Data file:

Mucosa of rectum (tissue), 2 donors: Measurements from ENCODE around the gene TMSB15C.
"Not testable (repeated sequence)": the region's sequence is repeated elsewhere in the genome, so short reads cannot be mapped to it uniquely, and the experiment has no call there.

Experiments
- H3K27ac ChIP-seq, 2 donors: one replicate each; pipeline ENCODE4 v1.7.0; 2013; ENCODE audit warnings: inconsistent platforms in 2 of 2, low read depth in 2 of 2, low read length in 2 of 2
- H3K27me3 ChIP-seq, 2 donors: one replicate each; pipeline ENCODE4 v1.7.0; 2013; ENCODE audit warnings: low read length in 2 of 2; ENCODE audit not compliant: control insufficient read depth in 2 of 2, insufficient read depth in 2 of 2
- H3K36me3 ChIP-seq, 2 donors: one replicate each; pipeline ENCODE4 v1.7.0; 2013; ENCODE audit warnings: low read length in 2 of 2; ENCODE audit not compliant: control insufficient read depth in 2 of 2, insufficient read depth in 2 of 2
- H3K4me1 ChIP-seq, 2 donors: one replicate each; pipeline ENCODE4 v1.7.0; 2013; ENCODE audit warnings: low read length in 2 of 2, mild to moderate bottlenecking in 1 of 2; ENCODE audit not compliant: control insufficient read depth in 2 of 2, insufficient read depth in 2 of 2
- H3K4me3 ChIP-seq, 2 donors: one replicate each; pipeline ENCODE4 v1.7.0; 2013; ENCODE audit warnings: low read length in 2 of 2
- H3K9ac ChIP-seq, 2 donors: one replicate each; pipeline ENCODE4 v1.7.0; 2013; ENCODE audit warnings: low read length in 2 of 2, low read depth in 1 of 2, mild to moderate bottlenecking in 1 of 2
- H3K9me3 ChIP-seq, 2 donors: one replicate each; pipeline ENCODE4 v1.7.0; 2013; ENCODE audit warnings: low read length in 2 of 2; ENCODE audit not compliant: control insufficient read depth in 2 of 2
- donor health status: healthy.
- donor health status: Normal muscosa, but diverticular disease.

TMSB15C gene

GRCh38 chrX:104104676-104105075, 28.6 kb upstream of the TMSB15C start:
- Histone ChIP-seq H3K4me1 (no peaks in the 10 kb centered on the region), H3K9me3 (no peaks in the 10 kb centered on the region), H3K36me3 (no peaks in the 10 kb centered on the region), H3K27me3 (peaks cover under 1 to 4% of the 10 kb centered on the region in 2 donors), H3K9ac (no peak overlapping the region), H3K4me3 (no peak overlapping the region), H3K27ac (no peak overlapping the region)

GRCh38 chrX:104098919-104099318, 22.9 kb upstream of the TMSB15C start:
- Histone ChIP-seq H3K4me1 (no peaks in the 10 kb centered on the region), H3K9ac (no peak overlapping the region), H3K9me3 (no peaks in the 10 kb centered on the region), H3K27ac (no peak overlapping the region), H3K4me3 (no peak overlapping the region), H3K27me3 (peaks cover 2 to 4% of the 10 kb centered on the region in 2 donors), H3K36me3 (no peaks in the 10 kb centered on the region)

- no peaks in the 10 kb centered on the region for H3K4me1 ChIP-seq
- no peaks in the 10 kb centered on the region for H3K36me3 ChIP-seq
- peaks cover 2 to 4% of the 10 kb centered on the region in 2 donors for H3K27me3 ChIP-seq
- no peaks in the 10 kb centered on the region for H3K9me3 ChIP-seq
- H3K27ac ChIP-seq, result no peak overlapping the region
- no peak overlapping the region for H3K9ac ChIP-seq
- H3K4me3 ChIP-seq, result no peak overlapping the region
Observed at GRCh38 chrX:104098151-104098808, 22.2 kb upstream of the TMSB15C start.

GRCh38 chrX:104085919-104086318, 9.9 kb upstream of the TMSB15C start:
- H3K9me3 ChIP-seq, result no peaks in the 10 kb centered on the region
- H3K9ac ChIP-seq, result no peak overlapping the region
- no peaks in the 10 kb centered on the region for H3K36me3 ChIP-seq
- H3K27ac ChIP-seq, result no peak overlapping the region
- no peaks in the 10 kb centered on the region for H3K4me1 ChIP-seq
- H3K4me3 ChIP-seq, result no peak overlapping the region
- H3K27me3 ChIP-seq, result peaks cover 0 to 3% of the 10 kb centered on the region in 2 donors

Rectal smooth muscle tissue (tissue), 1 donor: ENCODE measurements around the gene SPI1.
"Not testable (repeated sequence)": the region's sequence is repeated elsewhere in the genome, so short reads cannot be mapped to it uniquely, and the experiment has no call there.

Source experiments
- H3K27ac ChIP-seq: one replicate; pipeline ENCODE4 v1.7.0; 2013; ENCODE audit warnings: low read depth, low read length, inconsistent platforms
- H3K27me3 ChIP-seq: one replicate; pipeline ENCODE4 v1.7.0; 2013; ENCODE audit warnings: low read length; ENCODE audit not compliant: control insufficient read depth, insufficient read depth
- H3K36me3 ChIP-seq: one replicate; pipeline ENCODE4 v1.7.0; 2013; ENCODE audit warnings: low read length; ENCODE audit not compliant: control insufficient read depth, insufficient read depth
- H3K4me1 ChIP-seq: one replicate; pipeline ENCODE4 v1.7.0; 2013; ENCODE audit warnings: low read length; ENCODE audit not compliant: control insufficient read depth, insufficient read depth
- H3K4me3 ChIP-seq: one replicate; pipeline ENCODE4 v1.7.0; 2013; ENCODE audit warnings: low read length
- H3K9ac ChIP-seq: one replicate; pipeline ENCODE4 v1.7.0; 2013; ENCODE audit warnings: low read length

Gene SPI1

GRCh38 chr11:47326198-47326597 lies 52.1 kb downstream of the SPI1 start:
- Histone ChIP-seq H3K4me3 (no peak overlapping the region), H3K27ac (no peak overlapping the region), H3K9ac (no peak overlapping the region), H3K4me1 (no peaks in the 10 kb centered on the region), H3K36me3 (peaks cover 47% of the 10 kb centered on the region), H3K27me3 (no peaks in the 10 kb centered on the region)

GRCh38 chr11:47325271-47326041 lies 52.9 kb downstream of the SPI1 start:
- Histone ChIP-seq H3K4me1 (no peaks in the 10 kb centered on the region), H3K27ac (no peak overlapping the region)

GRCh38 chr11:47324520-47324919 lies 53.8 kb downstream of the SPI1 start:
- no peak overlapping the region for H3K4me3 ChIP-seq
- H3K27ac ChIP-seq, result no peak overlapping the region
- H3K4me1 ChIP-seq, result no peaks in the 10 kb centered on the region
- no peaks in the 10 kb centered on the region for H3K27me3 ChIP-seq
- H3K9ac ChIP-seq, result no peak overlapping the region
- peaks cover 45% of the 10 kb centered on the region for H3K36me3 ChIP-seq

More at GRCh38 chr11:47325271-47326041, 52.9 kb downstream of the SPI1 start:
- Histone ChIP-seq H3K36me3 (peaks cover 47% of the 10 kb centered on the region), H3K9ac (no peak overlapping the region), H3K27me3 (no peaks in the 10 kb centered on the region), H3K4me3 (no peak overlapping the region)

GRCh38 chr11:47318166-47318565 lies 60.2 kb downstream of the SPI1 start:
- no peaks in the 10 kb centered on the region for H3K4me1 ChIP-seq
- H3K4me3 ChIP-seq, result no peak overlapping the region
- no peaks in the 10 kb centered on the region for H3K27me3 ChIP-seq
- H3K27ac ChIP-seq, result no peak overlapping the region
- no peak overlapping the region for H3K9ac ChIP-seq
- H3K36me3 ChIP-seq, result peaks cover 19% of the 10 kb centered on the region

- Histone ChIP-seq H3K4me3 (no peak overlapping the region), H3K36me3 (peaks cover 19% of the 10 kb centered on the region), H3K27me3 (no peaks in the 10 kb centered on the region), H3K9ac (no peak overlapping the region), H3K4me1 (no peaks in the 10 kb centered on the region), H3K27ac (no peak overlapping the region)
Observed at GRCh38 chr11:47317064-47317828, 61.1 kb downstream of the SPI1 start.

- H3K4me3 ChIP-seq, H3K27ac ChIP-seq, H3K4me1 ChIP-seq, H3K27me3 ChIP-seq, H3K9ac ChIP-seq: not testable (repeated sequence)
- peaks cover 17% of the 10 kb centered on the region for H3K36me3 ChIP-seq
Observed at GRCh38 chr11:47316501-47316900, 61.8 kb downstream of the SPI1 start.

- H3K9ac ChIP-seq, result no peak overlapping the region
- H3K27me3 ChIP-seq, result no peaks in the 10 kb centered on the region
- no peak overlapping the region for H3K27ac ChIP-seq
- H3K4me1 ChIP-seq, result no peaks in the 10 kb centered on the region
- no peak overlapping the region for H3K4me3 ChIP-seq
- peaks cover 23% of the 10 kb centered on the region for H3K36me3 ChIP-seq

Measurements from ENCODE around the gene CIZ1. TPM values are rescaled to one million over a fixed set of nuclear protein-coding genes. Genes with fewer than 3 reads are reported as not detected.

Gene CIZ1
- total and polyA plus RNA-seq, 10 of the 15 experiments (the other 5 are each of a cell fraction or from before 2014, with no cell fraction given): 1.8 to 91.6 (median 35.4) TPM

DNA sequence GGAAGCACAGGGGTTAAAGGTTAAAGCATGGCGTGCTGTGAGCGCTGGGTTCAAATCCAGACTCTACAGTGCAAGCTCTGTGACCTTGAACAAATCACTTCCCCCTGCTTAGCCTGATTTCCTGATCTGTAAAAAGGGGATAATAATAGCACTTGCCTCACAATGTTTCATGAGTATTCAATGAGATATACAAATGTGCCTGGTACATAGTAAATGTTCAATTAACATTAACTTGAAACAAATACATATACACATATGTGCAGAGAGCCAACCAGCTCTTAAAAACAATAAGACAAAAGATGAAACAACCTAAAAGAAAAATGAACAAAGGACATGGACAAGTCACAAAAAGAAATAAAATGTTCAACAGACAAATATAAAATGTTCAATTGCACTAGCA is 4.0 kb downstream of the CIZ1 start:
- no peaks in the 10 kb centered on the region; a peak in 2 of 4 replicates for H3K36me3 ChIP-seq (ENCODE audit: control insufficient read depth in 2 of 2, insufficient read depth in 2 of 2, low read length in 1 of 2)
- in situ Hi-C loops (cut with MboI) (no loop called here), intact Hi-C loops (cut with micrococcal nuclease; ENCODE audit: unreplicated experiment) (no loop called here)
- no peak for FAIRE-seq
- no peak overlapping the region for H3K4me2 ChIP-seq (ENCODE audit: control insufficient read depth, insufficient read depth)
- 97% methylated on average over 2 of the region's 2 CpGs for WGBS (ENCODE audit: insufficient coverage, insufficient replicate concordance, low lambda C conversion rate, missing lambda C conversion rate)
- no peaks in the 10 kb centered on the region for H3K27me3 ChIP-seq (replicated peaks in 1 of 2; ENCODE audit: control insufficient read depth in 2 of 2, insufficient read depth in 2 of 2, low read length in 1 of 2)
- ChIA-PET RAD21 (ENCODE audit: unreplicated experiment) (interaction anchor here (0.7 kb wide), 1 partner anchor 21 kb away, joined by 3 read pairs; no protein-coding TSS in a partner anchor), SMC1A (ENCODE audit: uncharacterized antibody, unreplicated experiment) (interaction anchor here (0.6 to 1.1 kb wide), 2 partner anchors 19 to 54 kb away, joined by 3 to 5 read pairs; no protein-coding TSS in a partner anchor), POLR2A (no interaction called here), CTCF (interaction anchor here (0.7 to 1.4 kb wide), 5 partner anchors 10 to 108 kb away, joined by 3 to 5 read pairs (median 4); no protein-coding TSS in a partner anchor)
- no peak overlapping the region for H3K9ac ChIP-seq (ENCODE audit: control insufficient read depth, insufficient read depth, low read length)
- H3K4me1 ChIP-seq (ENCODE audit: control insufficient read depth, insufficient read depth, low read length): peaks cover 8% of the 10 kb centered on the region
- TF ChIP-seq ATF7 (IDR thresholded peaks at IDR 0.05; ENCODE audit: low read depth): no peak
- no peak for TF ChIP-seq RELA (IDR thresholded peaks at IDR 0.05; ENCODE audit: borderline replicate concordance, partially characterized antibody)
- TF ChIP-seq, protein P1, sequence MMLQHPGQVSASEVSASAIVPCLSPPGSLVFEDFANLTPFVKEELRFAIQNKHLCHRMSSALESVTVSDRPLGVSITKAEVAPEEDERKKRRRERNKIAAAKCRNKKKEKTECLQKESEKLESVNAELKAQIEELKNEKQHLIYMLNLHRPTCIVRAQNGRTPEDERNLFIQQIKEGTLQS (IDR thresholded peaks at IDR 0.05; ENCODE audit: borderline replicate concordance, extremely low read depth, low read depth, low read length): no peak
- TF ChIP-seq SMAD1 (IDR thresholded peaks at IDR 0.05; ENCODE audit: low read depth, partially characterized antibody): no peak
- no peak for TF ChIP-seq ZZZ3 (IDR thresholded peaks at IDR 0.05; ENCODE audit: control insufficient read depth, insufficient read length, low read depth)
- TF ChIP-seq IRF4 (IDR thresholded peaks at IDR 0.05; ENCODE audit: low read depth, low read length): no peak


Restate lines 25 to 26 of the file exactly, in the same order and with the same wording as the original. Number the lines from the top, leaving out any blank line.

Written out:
Observed at GRCh38 chrX:104098151-104098808, 22.2 kb upstream of the TMSB15C start.

GRCh38 chrX:104085919-104086318, 9.9 kb upstream of the TMSB15C start: